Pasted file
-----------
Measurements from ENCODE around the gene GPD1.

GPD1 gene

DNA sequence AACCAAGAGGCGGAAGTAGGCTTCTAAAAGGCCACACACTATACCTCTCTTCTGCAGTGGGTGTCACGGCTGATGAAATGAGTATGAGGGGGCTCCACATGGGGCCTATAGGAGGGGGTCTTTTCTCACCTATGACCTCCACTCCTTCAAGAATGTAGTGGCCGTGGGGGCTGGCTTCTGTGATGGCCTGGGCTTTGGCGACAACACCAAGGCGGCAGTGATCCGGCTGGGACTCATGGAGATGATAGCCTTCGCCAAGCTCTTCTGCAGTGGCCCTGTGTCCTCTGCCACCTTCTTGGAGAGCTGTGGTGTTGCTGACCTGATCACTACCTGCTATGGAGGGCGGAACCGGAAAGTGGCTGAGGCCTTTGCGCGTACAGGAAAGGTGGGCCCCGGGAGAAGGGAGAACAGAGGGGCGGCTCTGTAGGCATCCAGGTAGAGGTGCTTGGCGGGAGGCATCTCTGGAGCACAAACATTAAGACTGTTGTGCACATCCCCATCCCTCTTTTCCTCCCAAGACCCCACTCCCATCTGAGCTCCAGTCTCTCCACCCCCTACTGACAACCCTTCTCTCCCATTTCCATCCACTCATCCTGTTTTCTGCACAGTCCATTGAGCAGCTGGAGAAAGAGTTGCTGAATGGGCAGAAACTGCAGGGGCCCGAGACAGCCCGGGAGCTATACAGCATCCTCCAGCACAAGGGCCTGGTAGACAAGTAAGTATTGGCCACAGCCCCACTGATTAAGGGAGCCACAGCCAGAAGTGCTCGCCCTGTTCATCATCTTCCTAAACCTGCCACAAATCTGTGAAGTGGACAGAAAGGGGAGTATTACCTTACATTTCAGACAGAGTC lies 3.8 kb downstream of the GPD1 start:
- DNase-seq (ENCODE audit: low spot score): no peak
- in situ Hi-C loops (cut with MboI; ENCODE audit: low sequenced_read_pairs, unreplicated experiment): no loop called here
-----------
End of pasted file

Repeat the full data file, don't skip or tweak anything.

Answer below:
Measurements from ENCODE around the gene GPD1.

GPD1 gene

DNA sequence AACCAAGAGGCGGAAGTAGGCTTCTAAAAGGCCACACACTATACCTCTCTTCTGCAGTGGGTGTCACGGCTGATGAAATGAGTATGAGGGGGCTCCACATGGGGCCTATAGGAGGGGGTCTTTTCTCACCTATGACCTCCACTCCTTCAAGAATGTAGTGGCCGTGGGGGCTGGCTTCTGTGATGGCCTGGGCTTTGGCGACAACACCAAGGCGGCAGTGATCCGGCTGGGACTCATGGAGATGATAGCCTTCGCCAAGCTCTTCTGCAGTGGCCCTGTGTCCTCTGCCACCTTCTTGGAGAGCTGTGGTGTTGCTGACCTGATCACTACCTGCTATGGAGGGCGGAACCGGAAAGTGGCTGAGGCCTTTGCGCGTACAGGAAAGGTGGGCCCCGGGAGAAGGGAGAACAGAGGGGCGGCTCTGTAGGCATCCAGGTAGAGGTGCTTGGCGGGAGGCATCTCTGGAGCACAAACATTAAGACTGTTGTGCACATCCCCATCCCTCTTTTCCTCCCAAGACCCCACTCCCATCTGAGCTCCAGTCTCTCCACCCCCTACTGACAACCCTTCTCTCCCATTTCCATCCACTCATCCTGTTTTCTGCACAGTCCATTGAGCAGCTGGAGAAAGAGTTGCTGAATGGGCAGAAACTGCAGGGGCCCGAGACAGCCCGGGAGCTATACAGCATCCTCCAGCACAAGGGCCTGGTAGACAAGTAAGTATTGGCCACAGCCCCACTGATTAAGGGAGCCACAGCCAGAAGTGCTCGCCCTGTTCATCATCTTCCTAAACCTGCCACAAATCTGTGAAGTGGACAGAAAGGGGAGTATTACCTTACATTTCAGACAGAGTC lies 3.8 kb downstream of the GPD1 start:
- DNase-seq (ENCODE audit: low spot score): no peak
- in situ Hi-C loops (cut with MboI; ENCODE audit: low sequenced_read_pairs, unreplicated experiment): no loop called here